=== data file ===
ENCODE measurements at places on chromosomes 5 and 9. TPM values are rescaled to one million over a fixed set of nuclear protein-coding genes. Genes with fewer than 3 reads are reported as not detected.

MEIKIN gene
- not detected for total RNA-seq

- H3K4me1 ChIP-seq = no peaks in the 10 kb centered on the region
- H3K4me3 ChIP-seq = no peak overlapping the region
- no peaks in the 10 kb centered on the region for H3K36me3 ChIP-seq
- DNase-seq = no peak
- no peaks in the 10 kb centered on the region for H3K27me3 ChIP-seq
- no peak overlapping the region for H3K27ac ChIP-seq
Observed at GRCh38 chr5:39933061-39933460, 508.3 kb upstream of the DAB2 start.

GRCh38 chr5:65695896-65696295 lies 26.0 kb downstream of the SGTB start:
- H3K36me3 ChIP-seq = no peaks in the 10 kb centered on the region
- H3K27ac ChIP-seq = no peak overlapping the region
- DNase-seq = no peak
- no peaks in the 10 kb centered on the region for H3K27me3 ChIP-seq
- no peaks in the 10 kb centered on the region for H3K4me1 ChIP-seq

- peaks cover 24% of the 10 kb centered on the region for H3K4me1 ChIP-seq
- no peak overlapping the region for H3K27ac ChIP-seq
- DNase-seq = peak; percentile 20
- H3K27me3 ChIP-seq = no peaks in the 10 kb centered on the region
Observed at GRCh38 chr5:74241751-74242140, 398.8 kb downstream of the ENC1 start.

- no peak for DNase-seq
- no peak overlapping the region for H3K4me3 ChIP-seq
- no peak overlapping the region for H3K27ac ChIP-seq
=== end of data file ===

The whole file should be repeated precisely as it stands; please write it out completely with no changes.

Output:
ENCODE measurements at places on chromosomes 5 and 9. TPM values are rescaled to one million over a fixed set of nuclear protein-coding genes. Genes with fewer than 3 reads are reported as not detected.

MEIKIN gene
- not detected for total RNA-seq

- H3K4me1 ChIP-seq = no peaks in the 10 kb centered on the region
- H3K4me3 ChIP-seq = no peak overlapping the region
- no peaks in the 10 kb centered on the region for H3K36me3 ChIP-seq
- DNase-seq = no peak
- no peaks in the 10 kb centered on the region for H3K27me3 ChIP-seq
- no peak overlapping the region for H3K27ac ChIP-seq
Observed at GRCh38 chr5:39933061-39933460, 508.3 kb upstream of the DAB2 start.

GRCh38 chr5:65695896-65696295 lies 26.0 kb downstream of the SGTB start:
- H3K36me3 ChIP-seq = no peaks in the 10 kb centered on the region
- H3K27ac ChIP-seq = no peak overlapping the region
- DNase-seq = no peak
- no peaks in the 10 kb centered on the region for H3K27me3 ChIP-seq
- no peaks in the 10 kb centered on the region for H3K4me1 ChIP-seq

- peaks cover 24% of the 10 kb centered on the region for H3K4me1 ChIP-seq
- no peak overlapping the region for H3K27ac ChIP-seq
- DNase-seq = peak; percentile 20
- H3K27me3 ChIP-seq = no peaks in the 10 kb centered on the region
Observed at GRCh38 chr5:74241751-74242140, 398.8 kb downstream of the ENC1 start.

- no peak for DNase-seq
- no peak overlapping the region for H3K4me3 ChIP-seq
- no peak overlapping the region for H3K27ac ChIP-seq